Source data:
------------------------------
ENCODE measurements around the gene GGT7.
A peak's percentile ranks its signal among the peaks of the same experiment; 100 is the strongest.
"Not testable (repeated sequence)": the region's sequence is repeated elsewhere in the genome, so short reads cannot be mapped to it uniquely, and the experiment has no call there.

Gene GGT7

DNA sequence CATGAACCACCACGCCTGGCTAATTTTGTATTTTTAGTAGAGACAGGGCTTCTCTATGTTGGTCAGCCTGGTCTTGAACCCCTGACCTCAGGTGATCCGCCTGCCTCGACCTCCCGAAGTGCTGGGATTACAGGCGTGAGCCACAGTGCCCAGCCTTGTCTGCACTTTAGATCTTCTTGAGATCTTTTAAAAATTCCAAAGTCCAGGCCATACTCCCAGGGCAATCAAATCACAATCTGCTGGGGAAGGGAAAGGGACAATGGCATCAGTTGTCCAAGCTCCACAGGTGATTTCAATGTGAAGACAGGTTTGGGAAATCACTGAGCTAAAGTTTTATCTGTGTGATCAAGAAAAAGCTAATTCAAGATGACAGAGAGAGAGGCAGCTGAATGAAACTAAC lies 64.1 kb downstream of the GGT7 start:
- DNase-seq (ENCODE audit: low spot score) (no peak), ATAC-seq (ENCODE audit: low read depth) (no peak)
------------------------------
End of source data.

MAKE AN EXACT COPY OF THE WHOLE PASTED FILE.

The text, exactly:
ENCODE measurements around the gene GGT7.
A peak's percentile ranks its signal among the peaks of the same experiment; 100 is the strongest.
"Not testable (repeated sequence)": the region's sequence is repeated elsewhere in the genome, so short reads cannot be mapped to it uniquely, and the experiment has no call there.

Gene GGT7

DNA sequence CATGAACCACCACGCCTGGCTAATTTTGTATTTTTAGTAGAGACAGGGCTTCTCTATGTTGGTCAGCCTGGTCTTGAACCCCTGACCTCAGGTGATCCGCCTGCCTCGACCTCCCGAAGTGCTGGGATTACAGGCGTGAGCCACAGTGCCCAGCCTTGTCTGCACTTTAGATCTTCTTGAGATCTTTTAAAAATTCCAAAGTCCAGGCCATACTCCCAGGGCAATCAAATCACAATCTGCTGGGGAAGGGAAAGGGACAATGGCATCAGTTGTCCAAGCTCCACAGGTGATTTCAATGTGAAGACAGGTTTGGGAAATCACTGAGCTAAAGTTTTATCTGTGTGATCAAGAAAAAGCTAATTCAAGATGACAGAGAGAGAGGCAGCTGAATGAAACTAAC lies 64.1 kb downstream of the GGT7 start:
- DNase-seq (ENCODE audit: low spot score) (no peak), ATAC-seq (ENCODE audit: low read depth) (no peak)